Lost In Music: Dublin’s record shops, 40 years on

Phone shops, hair salons, bookmakers, sushi bars and even a funeral home… time hasn’t been kind to Dublin’s old record stores.

As this fascinating Tweet from journalist and radio producer Ken Sweeney, taken from the Hot Press Yearbook 1979, shows, the Irish capital used to be teeming with record shops. Golden Discs, which somewhat aptly was ‘saved’ by the recent vinyl revival, had 11 outlets alone, while Dolphin Discs boasted five. A vinyl lover’s paradise, in other words.

But for every stalwart like Pat Egan’s Sound Cellar on Nassau St – which is still going strong – there are countless others whose fate chose a different path (including one, God forbid, that’s now a Starbucks).

With the help of Google Maps, 909originals looks at the businesses that now stand on the sites where Dublin’s youth would have snapped up the latest long players, four decades ago.

Liam Breen, 19 Lower Liffey St , now Kokoro Sushi & Bento. Try to explain sushi and bento to the record shop goer of 1979 and you might as well have tried to explain dubstep. A quite significant change for a site which also (correct me if I’m wrong) hosted Abbey Discs in later years…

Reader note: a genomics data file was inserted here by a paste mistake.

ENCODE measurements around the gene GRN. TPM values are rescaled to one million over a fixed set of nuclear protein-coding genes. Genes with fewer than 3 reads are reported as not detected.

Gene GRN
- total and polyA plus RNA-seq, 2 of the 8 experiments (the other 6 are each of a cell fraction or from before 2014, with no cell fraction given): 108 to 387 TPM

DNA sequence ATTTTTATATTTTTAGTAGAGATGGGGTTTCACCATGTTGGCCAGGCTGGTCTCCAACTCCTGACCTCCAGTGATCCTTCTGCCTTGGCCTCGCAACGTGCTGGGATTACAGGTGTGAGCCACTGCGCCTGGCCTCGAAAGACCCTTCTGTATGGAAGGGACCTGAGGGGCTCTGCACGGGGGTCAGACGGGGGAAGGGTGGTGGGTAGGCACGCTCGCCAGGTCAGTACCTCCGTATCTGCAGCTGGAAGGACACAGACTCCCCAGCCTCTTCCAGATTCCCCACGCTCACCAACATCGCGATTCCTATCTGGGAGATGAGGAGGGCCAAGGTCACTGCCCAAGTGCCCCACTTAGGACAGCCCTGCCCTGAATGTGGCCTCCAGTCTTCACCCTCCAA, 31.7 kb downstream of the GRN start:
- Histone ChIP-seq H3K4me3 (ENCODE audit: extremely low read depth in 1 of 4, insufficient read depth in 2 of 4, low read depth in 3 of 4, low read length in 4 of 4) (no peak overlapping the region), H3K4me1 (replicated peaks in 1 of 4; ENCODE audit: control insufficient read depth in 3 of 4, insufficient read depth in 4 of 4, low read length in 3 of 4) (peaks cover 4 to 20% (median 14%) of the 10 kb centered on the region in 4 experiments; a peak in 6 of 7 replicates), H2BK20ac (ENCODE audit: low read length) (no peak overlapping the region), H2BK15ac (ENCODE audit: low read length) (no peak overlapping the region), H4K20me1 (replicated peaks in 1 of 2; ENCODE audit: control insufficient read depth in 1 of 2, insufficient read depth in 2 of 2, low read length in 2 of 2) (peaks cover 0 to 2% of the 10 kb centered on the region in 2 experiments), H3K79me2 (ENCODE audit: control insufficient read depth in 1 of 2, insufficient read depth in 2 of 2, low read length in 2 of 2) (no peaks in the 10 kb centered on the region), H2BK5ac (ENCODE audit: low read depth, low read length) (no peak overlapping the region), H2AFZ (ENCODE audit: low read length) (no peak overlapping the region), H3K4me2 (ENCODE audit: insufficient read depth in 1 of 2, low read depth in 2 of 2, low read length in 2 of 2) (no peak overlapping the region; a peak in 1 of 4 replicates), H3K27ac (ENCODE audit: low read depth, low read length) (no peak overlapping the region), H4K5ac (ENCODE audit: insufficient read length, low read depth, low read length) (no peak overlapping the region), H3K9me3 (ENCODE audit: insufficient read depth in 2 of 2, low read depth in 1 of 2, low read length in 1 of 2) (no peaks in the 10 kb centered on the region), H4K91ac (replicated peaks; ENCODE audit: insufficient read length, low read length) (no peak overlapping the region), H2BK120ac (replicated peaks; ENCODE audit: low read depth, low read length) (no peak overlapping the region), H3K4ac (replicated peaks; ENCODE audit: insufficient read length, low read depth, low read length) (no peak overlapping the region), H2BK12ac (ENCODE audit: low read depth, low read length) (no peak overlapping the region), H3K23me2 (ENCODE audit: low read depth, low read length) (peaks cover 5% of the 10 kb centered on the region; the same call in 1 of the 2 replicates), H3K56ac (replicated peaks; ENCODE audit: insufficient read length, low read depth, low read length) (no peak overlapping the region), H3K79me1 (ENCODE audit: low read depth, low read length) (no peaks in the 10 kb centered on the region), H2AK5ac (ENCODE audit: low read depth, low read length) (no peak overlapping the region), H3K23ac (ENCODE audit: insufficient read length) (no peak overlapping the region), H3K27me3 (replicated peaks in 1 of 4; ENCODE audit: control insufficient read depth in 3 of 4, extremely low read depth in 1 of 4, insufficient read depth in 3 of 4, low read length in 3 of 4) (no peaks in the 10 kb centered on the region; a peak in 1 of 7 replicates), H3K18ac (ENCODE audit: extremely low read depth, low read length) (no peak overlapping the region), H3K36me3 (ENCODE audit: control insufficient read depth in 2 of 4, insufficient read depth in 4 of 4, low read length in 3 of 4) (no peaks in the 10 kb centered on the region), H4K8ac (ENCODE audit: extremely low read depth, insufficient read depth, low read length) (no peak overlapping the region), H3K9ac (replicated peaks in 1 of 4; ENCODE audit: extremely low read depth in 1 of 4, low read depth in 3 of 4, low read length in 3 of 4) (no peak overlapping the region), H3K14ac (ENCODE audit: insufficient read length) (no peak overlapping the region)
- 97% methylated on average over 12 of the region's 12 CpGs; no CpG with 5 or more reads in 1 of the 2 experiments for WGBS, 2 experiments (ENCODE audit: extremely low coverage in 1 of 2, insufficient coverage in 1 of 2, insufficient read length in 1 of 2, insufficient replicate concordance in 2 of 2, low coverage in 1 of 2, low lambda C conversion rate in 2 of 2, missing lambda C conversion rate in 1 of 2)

Camelot, 97A Talbot Street, now GSM Workshop. From peddling Joy Division LPs to mobile phone repair. Oh well…

Caroline Records, 42 South Richmond St, now Blow Hair & Beauty Salon/One World Laundrette. We’re not sure who ‘Caroline’ is, but if she’s looking for a competitively-priced blow dry… [EDIT: Thanks to Noel Casey for pointing out that Caroline Records actually occupied the red-fronted building next door]

Dolphin Discs, 2a Talbot St, now Sunny Phone Centre. More mobile repairs here, but at least this one comes with a ‘sunny’ outlook.

Dolphin Discs, 164 Capel St, now demolished. The DJs at Pantibar across the road will need to go somewhere else for their vinyl fix…

Dolphin Discs, 22 Marlborough St, now Tech Fix. We’re not sure if they also repair record players, but that would be a happy irony…

Dolphin Discs, 3 Burgh Quay, now Stop & Shop – The Happy Shop. Independent newsagents in the city centre are also a dying breed, so we’ll give this one a pass…

Golden Discs, 29 Mary St, now Marks and Spencer. Mary Street was a vastly different place before the Jervis Centre monstrosity moved in…

Golden Discs, 8 North Earl St, now a Starbucks. Oh, the ignominy. No further comment…

Golden Discs, 45 Capel St, now Hilan Chinese Restaurant. Is there something about the smell of old vinyl that automatically screams Asian restaurant?

Hot Wax, 49 Meath St, now South West Inner City Network Youth Centre. The best-titled record shop in the 1979 list is now a youth community centre, where we hope a love of vinyl is being imbued in the next generation…